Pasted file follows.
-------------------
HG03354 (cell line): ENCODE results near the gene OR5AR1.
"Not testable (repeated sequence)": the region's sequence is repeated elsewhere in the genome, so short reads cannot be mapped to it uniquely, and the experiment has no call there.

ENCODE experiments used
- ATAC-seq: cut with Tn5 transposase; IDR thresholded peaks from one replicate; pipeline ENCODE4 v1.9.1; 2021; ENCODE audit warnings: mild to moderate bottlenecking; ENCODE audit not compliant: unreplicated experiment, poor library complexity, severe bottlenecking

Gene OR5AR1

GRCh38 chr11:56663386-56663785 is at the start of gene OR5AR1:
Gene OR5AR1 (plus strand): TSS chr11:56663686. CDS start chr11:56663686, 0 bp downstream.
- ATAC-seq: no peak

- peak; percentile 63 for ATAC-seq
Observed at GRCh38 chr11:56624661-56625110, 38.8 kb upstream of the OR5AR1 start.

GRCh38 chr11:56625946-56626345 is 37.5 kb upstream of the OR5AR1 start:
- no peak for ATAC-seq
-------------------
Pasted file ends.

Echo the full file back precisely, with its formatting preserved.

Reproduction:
HG03354 (cell line): ENCODE results near the gene OR5AR1.
"Not testable (repeated sequence)": the region's sequence is repeated elsewhere in the genome, so short reads cannot be mapped to it uniquely, and the experiment has no call there.

ENCODE experiments used
- ATAC-seq: cut with Tn5 transposase; IDR thresholded peaks from one replicate; pipeline ENCODE4 v1.9.1; 2021; ENCODE audit warnings: mild to moderate bottlenecking; ENCODE audit not compliant: unreplicated experiment, poor library complexity, severe bottlenecking

Gene OR5AR1

GRCh38 chr11:56663386-56663785 is at the start of gene OR5AR1:
Gene OR5AR1 (plus strand): TSS chr11:56663686. CDS start chr11:56663686, 0 bp downstream.
- ATAC-seq: no peak

- peak; percentile 63 for ATAC-seq
Observed at GRCh38 chr11:56624661-56625110, 38.8 kb upstream of the OR5AR1 start.

GRCh38 chr11:56625946-56626345 is 37.5 kb upstream of the OR5AR1 start:
- no peak for ATAC-seq